I gave the newspaper to Neville, who read it aloud.

It has recently been reported that a student attending Varitafuerta School of Witchcraft and Wizardry in Spain has been charged with murder of two classmates while aboard the train transporting students to the school.

“On July 27, seventh-year student Miguel Debole performed the killing curse on two other students, third-year Tulio Cortez and first-year Pablo Neverita. Debole performed the curses in the aisle of the train while the train was in motion, almost halfway to the destination. Debole is reported to have Apparated from the scene and Aurors are still in the process of searching for him.

“In the meantime, Wizarding schools around Europe are taking precautions in response to this tragic event. Many schools are prohibiting the possession of wands from students before boarding the trains, and are refusing to allow students to be in possession of their wands until entering the safety of the school zone.

“Students are advised to be cautious at all times, even without threat of wands present. Students and families are still recovering and mourning from the terrible loss of the two boys whose lives were taken from them prematurely.”

Neville looked up at me, his mouth agape. I was taking a huge gulp of my coffee, and raised my eyebrows to tell him I agreed.

“That’s terrible!” He took another look at the moving photograph of a train compartment’s windows flashing in light. It was terrible. But there’s nothing anyone can do now. Those kids aren’t gettin’ any deader.

“So,” I said, shoving a hand through the straight gray hair that was coming down over my eyes. Everyone always asked why I had gray hair if I was only seventeen, and in return I suggested they chew some glass. “How’s Luna?”

Neville’s face flushed a bright shade of pink and avoided my eyes. He stuck his head down and tried to hide his smile. He’s such a girl.

“She’s fine. She’s excited to go back to school. She said she’s been working on performing spells without her wand. Did you know -?”

“Yeah, yeah, overachiever. She pregnant?”

Neville’s jaw dropped because he knew he should be offended by it, but he couldn’t completely hide his laughter. He knew I was just teasing him.

“What kind of guy do you take me for?”

Don’t worry, Neville. I know you don’t have the guts to get a girl knocked up. “Hey, you’re still the same Neville, but I’m just... sometimes people change. Especially in the heat of the moment, y’know?”

“Not me, Clyde. That’s you.”

I nearly spit coffee out of my mouth. I caught myself just in time, and made sure no one saw me look like an idiot. Even though in our younger days Neville didn’t speak out a lot, over the years he’s grown into being more open with me. He pokes fun at me just as much as I do him now.

“Hey, I was sixteen, arite?” He was referring to my first real girlfriend, Jessamine Robbins. I met her in my sixth year and she was a fifth year. We started going out and things got serious quickly. In terms of base-running, I was cruisin’ around every base. Stole a couple. And then I got the phone call. The phone call that could have sentenced me to death.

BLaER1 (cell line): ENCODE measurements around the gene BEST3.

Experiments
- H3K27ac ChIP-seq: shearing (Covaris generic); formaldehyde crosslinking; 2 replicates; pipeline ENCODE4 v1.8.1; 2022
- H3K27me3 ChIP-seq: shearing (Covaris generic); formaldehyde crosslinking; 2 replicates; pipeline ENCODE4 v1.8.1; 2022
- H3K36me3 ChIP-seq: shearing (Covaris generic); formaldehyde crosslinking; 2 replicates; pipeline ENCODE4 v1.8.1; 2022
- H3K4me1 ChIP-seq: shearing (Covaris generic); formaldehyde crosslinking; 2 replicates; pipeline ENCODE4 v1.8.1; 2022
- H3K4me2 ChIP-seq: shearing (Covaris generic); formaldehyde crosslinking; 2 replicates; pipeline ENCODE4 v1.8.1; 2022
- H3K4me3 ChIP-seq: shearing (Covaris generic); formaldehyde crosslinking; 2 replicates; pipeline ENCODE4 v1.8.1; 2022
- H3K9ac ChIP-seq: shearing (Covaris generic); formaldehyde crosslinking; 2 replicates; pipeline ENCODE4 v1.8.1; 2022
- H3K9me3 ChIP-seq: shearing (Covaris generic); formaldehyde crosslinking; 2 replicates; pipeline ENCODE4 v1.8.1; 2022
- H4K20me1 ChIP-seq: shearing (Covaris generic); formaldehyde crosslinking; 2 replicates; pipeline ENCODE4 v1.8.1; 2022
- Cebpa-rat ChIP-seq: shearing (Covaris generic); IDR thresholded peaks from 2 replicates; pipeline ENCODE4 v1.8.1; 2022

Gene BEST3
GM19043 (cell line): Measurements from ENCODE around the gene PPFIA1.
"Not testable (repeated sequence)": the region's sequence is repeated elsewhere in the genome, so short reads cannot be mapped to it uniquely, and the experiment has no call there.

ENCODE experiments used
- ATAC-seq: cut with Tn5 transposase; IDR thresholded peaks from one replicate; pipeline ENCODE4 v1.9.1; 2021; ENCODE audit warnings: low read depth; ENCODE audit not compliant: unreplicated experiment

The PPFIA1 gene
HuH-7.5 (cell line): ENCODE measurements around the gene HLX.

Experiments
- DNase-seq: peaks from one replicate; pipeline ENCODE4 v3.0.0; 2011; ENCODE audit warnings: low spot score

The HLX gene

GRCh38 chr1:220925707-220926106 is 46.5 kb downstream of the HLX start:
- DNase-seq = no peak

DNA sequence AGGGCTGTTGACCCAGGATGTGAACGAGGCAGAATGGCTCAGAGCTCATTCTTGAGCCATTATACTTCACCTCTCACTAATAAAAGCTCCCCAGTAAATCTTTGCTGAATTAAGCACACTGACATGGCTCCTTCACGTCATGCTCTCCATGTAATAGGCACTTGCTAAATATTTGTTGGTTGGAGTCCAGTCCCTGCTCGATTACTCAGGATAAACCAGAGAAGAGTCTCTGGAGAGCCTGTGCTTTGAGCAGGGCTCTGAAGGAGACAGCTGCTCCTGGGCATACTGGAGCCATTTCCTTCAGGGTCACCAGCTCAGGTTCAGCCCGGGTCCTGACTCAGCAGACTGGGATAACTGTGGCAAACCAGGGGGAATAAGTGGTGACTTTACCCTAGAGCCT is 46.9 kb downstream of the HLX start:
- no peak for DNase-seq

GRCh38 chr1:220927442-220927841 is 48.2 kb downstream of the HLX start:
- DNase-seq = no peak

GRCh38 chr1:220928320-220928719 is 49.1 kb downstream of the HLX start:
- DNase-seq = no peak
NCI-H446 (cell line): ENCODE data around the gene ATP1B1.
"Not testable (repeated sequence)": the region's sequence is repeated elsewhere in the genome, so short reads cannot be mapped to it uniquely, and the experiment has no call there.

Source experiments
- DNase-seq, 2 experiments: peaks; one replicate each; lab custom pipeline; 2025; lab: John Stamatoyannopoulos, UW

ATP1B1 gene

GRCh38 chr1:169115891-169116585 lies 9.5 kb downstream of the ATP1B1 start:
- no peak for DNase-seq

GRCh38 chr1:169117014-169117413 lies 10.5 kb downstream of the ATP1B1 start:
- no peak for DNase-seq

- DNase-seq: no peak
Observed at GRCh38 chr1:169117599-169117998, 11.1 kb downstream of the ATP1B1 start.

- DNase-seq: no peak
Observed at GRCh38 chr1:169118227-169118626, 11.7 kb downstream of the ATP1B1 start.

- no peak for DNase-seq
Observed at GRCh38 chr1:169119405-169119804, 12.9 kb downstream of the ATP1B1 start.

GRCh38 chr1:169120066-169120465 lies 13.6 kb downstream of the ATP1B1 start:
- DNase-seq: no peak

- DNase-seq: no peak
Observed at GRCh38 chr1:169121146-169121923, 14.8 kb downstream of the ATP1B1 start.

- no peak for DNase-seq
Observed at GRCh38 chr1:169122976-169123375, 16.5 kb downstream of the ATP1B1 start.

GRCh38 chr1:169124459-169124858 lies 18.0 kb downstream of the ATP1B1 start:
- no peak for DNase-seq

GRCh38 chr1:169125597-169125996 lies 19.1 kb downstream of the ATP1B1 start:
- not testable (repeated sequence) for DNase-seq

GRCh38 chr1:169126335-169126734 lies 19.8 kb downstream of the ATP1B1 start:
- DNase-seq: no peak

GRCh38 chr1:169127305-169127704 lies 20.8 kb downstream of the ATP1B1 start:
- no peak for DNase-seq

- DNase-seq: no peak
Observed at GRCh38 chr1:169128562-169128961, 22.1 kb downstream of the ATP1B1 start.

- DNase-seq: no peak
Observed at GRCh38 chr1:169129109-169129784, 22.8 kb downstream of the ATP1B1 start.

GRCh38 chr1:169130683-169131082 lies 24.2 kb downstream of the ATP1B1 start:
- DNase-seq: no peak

“Can we talk, Clyde?” she said in a low voice. I was scared out of my mind. She didn’t sound happy, and the phone receiver shook in my hand.

“Sure, babe. What is it?” I tried to sound as cool and unsuspecting as possible, but in the back of my mind I knew. I just prayed that she wouldn’t say it.

“I felt really sick this morning. And for the rest of the day...” She took a long pause and I thought I heard her sniffle on the other end. “And I missed my period this month.”

Fuck. Just kill me. Dig a hole, throw me in. “A-are you...?”

“I’m going to the doctor tomorrow morning. Clyde, what am I gonna do? What if I am...”

“Arite, just calm down,” I said, more for myself than for her. “It’ll be all right. There are things we can do to take care of it if we have to. Just don’t worry, it’ll be fine.”

“And she was not pregnant, Neville,” I said, finishing off the rest of my coffee.

Neville rolled his eyes. “You got lucky.” It was true. I did get lucky. There was no way I was stickin’ around if she was pregnant. And I didn’t want to talk about it anymore. Jessamine was out of my life as soon as I got wind that she wasn’t pregnant.

“Anyway, Neville.” I looked at my watch. We’re usually out of here by now.

“So what about now?” said Neville. “What are you gonna do about that other girl? Vand-a-something.”

“Vandelia Karamanos,” I said, feeling my voice float into Cloud Nine. “Yeah, she’s a piece, all right.” A picture of Vandelia drifted into my mind’s eye. Her shoulder-length red hair curled up above her shoulders, and it shook and bobbed when she moved her head. Her face was long and her features were flawless, as though they were painted on. Her right eye was gray and her left eye was brown. I could stare at them all day. She wore lots of makeup, but it only made her more beautiful. Part of me wishes I didn’t give my virginity to Jessamine. Because Vandelia looks much more deserving of Clyde Rogerson’s first time. Damn, that would be something to put on a fucking resume.

“How long have you fancied her?” said Neville, snapping me back to reality.

I shrugged.

“What’s wrong with you? Usually when you decide you fancy a girl, you’ve dated her and broken up with her in the same day. What’s the difference now?”

“I dunno, Neville,” I said with a bite to my tone. In all honesty, I knew exactly why I hadn’t made a move. It was because after the fiasco with Jessamine, I only fooled around with a few girls. And I knew Vandelia wasn’t one to fool around. She was serious. She deserved someone who was serious. And with my reputation, there would be no way she would accept me.

“C’mon, let’s get outta here,” I said, standing up. I saw Neville look at me for a fleeting second, and I thought I saw something like disappointment or concern in his eyes. I didn’t really understand why.

“Hey, school tomorrow,” said Neville, dropping a few Galleons on the table. I was relieved that the subject was changed. Even though Neville is my best friend, I could never tell him I didn’t think I was good enough for someone, especially a girl. I knew Neville could probably see through my paper-thin disguise of the guy who gets around, but if he wasn’t gonna call me out on it, neither was I.

“Yeah. Finally gonna be big, bad, seventh years, huh?”

“Can’t wait,” said Neville, waving thanks to the bartender as we left the Leaky Cauldron.

“Should be exciting.”  I really wanted a cigarette; I could hear one calling my name at home. We walked back to my house, the promise of tomorrow hanging overhead.